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Is This the End of Rate Hikes?

The last few months have been tough to say the least. Variable rates are at their highest levels in 20 years. The prime rate has gone up 4.25% in less than 12 months. Every Bank of Canada announcement feels like it could be another 50 point jump. If you’re a homeowner, it’s seemingly never ending. The news certainly doesn’t help you feel otherwise. But if you take a look at what’s happened in the past, you’ll see that the time we’re in isn’t so unprecedented. We’ve been here before and we’ve gotten out of it – and I believe we’re doing it all over again.

The Proof Is In the Past 

Every time the Bank of Canada has raised their rates quickly, they’ve lowered them quickly. Things are due to level out and eventually come down. And it’s not just me who thinks this – there’s a general consensus that rates will start falling by 2024. A major Canadian lender I work with even commented recently that they believe the bank prime rate will fall towards the end of 2023. 

Look To Fixed Rates For Validation

One of the most popular mortgage products right now is the short term fixed rate mortgage. In my mind, the message from this is clear: nobody wants to lock into a 5-year fixed rate mortgage because nobody wants to be stuck with a skyhigh rate for that long. 

When rates start to come down in the next 12-18 months, and they inevitably will, those with a 2-year fixed rate mortgage (for example) will be able to take advantage of those decreases. The popularity of this kind of product proves that homeowners and real estate professionals are confident rates will drop within the next two years.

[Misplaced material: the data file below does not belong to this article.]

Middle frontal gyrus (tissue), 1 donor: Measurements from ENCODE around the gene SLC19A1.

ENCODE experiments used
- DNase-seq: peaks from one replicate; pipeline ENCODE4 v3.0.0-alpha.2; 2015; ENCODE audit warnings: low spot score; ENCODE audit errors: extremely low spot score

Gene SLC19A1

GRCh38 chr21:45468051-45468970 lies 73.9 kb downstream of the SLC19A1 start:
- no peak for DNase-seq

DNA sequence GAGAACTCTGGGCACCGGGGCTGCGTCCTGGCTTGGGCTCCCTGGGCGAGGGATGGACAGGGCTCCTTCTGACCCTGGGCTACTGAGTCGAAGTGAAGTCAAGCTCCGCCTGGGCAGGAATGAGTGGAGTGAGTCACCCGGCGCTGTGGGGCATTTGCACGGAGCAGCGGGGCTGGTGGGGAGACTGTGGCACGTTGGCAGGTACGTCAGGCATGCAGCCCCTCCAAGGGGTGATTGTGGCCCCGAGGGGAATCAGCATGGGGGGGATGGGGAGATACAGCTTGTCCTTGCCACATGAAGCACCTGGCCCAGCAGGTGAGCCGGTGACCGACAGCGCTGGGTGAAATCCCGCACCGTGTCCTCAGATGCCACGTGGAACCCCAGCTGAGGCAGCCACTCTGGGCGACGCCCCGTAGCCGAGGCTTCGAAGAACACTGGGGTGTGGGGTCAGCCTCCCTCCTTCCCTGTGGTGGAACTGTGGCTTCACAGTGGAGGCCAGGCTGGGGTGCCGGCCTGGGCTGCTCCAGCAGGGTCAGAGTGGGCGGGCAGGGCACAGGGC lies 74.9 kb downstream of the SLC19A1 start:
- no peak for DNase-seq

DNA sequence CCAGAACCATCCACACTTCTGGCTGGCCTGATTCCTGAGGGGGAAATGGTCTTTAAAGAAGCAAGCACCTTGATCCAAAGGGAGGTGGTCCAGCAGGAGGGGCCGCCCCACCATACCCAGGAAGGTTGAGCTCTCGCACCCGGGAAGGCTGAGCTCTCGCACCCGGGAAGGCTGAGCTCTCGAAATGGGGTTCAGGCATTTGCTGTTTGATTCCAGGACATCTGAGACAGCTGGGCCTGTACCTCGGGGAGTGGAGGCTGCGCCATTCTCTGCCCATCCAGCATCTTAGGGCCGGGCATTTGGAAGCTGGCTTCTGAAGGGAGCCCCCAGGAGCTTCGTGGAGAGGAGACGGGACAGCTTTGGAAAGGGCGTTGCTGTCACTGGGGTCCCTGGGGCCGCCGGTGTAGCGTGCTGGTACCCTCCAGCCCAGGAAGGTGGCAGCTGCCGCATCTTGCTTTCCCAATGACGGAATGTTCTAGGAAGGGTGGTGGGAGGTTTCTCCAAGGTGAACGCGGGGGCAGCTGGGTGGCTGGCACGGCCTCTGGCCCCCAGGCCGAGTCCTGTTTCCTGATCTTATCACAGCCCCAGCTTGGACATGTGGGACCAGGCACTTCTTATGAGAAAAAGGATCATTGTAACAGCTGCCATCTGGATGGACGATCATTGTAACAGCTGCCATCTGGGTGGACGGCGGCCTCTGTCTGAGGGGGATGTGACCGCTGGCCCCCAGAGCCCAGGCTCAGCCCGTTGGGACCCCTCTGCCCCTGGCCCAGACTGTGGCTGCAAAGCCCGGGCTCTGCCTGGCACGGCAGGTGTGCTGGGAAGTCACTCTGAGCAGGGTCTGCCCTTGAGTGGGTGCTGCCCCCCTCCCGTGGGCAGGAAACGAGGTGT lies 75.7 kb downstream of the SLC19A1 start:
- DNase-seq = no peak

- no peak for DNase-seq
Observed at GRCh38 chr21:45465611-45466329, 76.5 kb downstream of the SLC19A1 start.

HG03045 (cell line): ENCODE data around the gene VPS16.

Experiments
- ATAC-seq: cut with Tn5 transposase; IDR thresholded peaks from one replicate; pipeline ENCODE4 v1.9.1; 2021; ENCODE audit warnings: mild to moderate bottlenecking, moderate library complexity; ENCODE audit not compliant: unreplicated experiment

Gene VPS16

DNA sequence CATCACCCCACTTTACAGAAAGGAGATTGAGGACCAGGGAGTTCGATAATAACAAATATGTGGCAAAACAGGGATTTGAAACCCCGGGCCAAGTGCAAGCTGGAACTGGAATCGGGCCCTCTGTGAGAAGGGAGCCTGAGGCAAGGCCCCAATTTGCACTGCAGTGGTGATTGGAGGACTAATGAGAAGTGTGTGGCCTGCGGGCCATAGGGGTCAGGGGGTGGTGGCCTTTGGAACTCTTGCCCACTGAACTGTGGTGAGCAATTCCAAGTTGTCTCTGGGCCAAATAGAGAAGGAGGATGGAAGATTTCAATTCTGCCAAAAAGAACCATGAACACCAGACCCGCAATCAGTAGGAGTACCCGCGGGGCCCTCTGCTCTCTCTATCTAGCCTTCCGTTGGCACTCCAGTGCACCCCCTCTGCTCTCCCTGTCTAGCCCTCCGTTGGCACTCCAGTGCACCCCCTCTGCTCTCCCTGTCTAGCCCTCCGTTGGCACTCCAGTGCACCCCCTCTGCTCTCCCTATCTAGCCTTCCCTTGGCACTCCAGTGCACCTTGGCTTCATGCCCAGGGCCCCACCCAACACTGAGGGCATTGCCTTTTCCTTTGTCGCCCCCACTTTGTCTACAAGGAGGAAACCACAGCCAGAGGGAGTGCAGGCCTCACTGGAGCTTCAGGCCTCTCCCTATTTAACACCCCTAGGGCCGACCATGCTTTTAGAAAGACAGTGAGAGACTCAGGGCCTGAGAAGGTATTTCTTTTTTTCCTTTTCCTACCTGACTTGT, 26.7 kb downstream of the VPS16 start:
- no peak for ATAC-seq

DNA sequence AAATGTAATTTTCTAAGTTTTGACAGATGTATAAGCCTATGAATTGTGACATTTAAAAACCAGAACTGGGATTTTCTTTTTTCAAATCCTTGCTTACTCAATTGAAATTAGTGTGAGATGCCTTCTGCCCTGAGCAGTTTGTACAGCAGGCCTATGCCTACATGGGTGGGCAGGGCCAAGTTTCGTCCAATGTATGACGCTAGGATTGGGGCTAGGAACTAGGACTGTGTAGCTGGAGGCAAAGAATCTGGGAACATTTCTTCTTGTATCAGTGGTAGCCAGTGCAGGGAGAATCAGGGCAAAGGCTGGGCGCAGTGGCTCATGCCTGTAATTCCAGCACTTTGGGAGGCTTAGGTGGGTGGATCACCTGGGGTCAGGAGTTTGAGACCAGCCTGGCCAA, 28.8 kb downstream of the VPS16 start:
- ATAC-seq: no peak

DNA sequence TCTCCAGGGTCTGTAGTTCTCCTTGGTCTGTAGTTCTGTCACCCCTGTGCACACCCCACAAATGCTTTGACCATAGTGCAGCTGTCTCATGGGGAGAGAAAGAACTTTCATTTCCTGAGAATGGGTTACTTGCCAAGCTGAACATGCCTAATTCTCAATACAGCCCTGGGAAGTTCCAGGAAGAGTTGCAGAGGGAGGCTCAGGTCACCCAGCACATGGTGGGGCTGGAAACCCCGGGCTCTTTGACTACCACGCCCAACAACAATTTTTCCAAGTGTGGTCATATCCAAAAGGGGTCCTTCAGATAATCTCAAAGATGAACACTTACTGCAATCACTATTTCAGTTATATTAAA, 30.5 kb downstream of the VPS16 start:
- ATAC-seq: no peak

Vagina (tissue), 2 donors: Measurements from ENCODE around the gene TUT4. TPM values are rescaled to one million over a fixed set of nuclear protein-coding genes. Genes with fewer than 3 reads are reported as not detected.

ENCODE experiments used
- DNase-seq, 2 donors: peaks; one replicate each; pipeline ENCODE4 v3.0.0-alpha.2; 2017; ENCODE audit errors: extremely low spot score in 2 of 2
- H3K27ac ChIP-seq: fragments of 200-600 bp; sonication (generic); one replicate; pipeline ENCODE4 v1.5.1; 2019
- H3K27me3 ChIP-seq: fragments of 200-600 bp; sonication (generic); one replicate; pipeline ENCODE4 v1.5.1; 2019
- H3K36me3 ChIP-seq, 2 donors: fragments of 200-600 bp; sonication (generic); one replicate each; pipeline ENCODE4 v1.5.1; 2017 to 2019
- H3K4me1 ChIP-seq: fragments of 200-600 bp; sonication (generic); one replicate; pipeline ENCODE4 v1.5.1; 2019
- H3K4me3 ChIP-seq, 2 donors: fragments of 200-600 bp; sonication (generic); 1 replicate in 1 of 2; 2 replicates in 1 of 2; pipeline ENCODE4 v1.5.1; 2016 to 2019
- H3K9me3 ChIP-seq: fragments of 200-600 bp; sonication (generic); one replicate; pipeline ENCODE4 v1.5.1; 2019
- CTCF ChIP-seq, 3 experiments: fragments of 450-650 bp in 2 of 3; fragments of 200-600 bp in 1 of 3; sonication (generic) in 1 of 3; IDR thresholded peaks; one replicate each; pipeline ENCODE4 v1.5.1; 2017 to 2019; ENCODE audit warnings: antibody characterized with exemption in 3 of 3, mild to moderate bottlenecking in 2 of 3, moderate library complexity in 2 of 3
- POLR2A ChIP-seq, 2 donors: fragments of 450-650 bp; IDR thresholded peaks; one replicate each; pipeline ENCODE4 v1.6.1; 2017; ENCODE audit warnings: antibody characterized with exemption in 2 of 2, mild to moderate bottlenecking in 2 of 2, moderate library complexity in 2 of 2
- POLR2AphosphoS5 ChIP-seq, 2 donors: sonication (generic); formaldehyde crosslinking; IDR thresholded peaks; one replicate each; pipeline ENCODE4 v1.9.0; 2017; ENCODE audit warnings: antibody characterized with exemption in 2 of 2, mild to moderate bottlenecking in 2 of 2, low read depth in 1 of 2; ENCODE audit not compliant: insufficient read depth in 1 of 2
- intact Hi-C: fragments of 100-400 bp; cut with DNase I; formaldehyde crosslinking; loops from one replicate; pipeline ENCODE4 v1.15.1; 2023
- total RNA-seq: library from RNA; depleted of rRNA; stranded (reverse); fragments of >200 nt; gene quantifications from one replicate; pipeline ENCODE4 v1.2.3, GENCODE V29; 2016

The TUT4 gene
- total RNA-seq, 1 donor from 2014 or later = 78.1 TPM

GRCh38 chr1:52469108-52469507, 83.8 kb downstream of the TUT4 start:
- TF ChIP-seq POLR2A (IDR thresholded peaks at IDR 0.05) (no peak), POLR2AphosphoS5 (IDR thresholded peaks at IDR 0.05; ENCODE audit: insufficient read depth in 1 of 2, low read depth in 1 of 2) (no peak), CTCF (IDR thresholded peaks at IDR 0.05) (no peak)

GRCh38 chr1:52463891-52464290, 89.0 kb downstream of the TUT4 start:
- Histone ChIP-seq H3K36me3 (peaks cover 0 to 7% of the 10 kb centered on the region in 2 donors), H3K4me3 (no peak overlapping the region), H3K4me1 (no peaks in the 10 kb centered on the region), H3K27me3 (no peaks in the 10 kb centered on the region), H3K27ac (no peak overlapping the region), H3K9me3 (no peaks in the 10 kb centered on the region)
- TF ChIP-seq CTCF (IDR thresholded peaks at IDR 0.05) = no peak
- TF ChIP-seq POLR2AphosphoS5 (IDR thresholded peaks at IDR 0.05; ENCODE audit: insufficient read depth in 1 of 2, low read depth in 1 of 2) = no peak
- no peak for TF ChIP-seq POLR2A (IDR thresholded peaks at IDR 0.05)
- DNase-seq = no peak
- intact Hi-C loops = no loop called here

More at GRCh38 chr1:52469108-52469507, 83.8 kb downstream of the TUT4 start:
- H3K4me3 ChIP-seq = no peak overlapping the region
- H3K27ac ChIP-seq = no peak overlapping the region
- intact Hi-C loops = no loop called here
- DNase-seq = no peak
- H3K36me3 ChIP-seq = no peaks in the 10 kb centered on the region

Don’t Fall For the 5-Year Fixed Rate Trap

Many Canadians don’t look at the data. They see rates rising, and they think they’re just going to continue rising. They’re scared. So what do the big banks do? They capitalize on that fear. They call and tell people they can lock into a “special” 5-year fixed rate mortgage that will put an end to rising rates. 

My advice? If the bank calls, hang up. Call me to explore all available options, not just what the one bank has. It might make sense in the short term to lock into a rate when rates are rising; but you don’t want to be stuck with a sky high rate in 2 years when rates are expected to fall. Rates will inevitably come down, and a 5-year fixed rate mortgage will prevent you from taking advantage.

The Bottom Line

I have recommended variable rate mortgages to my clients for decades. It appears rates have plateaued.  We’re in for a pause this year. A short term fixed rate mortgage is also a great option. But just anything else, everyone is different. Make sure you’re consulting a mortgage professional before you make any big moves that could cost you thousands.

Your best interest is my only interest. I reply to all questions and I welcome your comments. Like this article? Share with a friend.

Steve Garganis: 416-224-0114;

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